Pamela Lipshitz
JLM PR, Inc.
[email protected]
[email protected]

Cindy Hamilton
CN8, The Comcast Network
[email protected]



August 15, 2006 – The Hip-Hop Summit Action Network (HSAN) and the National Voter Coalition announced today that CN8, The Comcast Network, will broadcast the Hip-Hop Summit National Town Hall Meeting on Community Empowerment in Comcast homes from Maine to Virginia on Monday, August 21, 2006 at 10 pm EST. The special was shot live in Philadelphia on Wednesday, July 12th at the University of Pennsylvania’s Irvine Auditorium, where Russell Simmons, Chairman and Dr. Benjamin Chavis, President/CEO of HSAN, CN8’s news anchor Art Fennell, hip-hop stars Foxy Brown, Musiq, Jim Jones, Papoose, Jaguar Wright, Queen Pen, R&B great Kenny Gamble and Congressman Chaka Fattah and Philadelphia Mayor John F. Street all convened to empower young people to take action in getting involved in the political process to evoke community change in their neighborhoods by registering to vote and voting. The importance of financial empowerment was also addressed. This initiative was part of registering 10,000 new voters in Philadelphia.

“We are honored to have CN8, The Comcast Network, broadcast the Town Hall Meeting to its almost 9 million viewers,” said Simmons. “We are convinced this will reinforce our goal of encouraging young people to get involved in the process, register and vote.”

Art Fennell, news anchor for CN8, The Comcast Network, who moderated the panel with Dr. Chavis, will also host the hour-long broadcast special airing August 21 that will showcase the town hall meeting’s important messages of empowerment and involvement. CN8 is the nation’s leading regional cable network with a reach that spans almost 9 million homes from Maine to Virginia.

“This was an important and very candid discussion held at a critical time,” said Art Fennell, CN8 anchor. “The power of the hip-hop industry is real and when these artists speak, people definitely listen. CN8 is honored to share their messages of political and community action with our viewers.”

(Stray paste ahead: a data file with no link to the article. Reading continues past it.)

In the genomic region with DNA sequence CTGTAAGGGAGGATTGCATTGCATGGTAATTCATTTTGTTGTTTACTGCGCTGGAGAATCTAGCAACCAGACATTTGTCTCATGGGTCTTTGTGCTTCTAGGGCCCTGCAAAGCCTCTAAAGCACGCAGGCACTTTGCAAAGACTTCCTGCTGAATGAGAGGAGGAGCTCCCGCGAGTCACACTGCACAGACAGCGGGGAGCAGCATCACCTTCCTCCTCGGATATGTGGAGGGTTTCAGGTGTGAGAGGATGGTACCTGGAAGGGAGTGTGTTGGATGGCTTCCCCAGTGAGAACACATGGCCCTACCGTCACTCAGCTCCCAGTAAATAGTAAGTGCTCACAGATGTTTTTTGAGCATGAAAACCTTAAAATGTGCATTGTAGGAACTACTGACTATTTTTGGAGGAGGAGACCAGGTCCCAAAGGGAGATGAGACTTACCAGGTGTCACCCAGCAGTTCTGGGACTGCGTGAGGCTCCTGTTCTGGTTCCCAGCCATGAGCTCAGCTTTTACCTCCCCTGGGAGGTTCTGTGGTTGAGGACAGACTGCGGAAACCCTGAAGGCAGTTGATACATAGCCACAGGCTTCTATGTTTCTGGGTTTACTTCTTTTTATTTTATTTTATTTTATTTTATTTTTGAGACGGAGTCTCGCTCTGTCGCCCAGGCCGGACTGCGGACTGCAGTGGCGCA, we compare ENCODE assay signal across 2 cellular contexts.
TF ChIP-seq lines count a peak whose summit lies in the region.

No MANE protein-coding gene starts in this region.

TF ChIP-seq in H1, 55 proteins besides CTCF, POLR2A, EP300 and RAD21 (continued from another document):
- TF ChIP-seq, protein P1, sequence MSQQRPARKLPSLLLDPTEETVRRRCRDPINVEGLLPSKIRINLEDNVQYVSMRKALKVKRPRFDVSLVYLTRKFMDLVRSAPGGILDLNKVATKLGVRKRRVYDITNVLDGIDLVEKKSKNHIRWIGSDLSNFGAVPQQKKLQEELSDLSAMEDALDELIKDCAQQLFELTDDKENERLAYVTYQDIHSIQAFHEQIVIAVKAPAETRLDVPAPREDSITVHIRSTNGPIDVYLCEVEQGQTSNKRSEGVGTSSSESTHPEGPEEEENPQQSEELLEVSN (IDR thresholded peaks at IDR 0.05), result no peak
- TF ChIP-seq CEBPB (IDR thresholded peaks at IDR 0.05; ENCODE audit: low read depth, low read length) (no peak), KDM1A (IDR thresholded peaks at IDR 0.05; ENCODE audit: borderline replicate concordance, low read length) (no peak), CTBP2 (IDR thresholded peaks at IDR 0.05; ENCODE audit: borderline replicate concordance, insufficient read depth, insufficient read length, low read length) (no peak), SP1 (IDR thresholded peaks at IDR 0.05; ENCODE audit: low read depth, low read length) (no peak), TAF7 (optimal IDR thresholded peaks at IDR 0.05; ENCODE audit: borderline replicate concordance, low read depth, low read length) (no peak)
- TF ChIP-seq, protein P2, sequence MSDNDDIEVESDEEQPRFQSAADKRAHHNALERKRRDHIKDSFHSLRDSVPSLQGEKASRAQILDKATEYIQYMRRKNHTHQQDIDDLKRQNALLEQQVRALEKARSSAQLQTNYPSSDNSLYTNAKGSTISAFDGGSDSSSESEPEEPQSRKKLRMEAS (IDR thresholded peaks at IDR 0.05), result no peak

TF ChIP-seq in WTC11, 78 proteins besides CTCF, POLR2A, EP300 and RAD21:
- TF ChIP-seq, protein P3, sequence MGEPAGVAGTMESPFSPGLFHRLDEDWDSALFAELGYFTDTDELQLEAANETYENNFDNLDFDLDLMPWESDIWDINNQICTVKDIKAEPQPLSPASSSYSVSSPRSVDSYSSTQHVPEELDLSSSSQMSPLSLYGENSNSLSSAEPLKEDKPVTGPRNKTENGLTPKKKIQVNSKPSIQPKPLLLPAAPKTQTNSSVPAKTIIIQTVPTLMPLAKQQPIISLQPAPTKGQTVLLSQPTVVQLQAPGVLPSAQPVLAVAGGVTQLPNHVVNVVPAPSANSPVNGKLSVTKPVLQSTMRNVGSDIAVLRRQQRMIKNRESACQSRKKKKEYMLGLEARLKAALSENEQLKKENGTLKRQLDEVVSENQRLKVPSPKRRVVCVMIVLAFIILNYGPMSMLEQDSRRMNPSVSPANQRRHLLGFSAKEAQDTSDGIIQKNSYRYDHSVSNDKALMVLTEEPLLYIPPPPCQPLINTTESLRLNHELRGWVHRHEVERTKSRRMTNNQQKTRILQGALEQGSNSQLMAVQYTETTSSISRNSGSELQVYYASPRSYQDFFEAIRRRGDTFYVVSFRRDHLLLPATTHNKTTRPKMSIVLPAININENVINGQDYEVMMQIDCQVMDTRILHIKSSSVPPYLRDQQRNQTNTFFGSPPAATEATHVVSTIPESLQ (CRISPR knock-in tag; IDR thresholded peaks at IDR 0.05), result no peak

“This broadcast will bring cable television and internet audiences to view, firsthand, hip-hop being utilized as a powerful instrument of empowerment,” emphasized Dr. Benjamin Chavis.

In addition to the Aug. 21 broadcast, CN8 will re-air “The Hip Hop Summit” Monday, Sept. 4 at 10 p.m. EST. The network will also stream the show on its Web site ( while the broadcast airs. The special will be available for viewing on Comcast Digital Cable’s “ON DEMAND” service for 20 days, to watch anytime, day or night, after the initial CN8 broadcast.

About CN8, The Comcast Network
CN8, The Comcast Network ( has quickly become one of the nation’s largest and most honored regional 24-hour diversified television networks – serving almost 9 million cable homes on the East Coast. The network provides quality, locally produced programming in four main areas: live, interactive television; regional news; entertainment; and coverage of high school, college and professional sports. CN8 has been nominated for 314 regional Emmy Awards. CN8, The Comcast Network is owned and operated by Comcast Cable Communications, Inc., a division of Comcast Corporation and the country’s leading cable and broadband services provider.

About HSAN
Founded in 2001, the Hip-Hop Summit Action Network is dedicated to harnessing the cultural relevance of hip-hop music to serve as a catalyst for education advocacy and other societal concerns fundamental to the empowerment of youth throughout the United States. HSAN is a non-profit, non-partisan worldwide coalition of hip-hop artists, entertainment industry leaders, education advocates, civil rights proponents and youth leaders united in the belief that hip-hop is an enormously influential agent for social change which must be responsibly and proactively utilized to fight the war on poverty and injustice.

About the National Voter Coalition
Founded in 1999, the National Voter Coalition is an outgrowth of the combined century of campaign experiences among its management team, ranging from 5 to 35 years apiece within local, state and national voter registration efforts. NVC was created as a response to the increasingly disturbing consequences of low voter turnout amongst historically disenfranchised Americans, primarily poor, underserved residents of African-American and Latino communities.